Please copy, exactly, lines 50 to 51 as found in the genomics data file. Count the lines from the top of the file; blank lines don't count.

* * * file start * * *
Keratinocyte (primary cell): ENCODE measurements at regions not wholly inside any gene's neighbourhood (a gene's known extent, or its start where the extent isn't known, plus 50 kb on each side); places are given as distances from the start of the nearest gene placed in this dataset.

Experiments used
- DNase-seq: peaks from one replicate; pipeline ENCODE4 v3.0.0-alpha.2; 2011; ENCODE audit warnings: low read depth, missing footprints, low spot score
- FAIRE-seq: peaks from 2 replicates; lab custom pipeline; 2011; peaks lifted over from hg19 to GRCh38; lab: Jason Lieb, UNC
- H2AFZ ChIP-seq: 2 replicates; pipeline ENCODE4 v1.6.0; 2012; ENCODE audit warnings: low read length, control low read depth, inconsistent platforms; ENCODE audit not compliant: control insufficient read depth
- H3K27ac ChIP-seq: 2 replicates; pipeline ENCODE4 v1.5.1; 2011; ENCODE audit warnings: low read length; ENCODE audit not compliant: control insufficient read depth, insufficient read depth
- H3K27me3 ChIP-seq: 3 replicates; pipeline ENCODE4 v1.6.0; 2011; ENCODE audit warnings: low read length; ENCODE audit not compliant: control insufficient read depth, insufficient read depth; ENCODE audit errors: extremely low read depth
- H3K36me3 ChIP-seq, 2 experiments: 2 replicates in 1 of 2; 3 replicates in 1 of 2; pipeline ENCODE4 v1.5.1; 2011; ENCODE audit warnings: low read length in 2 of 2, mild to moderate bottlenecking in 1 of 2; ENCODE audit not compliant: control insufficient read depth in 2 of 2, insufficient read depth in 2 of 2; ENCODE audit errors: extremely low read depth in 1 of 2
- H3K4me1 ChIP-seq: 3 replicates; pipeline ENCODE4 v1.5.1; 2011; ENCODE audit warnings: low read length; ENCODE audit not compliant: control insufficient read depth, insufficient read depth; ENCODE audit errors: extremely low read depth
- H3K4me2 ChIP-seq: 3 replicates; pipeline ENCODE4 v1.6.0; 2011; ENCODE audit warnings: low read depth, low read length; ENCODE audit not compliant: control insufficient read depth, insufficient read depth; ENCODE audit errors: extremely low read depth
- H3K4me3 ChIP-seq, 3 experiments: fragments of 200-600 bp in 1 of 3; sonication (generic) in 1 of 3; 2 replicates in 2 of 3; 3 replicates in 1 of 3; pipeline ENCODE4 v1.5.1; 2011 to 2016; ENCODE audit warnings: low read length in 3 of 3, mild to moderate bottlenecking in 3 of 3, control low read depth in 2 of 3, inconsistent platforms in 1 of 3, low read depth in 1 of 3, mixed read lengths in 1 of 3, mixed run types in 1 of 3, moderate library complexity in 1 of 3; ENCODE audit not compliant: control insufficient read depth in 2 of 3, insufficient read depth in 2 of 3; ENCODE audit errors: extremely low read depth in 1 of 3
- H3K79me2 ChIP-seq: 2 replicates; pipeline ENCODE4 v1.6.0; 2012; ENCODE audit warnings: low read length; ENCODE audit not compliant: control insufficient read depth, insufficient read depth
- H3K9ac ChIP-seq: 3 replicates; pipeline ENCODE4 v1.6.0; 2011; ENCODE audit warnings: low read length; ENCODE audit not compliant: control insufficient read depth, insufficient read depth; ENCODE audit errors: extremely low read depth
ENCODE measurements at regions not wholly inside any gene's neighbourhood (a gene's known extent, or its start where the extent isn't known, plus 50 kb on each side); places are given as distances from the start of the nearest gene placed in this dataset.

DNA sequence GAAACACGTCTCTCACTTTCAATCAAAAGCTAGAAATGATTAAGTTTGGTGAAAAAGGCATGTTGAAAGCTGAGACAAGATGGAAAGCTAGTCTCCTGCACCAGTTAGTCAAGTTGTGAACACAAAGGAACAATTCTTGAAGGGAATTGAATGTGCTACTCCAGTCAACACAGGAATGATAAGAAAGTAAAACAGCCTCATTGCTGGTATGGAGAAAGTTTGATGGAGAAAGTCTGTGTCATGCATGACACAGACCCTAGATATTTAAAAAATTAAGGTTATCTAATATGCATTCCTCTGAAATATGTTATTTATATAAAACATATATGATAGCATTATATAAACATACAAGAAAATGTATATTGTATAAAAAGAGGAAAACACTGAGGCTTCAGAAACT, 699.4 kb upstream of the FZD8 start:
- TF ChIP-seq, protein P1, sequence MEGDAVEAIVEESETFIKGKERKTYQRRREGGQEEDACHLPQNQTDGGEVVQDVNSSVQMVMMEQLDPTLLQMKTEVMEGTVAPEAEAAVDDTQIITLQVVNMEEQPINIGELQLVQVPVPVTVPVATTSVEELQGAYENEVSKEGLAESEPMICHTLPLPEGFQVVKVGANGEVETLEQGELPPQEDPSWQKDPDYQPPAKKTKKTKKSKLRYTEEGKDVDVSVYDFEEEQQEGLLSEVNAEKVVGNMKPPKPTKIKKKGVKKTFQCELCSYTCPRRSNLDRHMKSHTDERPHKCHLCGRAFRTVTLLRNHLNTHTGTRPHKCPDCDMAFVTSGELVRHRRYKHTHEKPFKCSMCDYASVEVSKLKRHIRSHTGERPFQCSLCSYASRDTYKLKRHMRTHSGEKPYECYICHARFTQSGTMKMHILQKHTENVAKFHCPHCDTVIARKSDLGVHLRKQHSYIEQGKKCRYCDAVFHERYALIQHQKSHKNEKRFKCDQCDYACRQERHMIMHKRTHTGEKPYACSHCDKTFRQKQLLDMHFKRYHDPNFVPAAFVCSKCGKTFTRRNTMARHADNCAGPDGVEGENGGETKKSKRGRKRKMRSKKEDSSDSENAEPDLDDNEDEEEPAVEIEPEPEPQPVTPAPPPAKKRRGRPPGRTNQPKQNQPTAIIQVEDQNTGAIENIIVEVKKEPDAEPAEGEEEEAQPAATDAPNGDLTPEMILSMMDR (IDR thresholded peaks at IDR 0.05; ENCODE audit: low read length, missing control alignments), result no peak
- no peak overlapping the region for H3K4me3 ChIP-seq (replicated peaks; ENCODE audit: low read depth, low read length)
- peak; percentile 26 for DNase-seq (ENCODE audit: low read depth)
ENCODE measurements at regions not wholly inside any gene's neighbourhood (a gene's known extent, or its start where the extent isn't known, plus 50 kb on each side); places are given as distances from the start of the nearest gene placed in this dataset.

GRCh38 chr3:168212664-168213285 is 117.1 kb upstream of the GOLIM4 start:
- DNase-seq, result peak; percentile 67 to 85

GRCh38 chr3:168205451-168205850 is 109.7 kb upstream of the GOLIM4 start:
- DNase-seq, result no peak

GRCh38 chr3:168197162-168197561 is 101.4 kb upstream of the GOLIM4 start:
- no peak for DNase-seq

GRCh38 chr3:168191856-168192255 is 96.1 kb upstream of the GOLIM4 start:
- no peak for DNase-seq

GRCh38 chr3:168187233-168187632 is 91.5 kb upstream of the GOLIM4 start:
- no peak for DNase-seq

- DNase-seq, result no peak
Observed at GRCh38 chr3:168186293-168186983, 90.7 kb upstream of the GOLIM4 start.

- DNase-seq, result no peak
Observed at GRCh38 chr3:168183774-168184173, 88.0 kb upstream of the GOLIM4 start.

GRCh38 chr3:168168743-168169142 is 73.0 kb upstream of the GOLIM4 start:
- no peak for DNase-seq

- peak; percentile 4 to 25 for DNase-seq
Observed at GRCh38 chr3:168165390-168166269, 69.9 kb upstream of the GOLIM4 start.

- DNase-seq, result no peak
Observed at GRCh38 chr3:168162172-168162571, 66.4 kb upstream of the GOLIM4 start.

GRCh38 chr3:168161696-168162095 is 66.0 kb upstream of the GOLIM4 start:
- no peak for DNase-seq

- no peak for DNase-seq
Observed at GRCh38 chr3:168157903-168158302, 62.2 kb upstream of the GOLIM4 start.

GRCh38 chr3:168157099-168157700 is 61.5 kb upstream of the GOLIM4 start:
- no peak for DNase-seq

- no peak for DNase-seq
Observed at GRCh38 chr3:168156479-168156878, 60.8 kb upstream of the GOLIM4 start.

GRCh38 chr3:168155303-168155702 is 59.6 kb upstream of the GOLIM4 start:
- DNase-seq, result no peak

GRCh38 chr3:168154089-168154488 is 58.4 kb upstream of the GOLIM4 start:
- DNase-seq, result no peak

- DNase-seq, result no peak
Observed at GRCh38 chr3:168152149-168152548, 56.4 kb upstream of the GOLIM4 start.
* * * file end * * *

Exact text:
GRCh38 chr3:168154089-168154488 is 58.4 kb upstream of the GOLIM4 start:
- DNase-seq, result no peak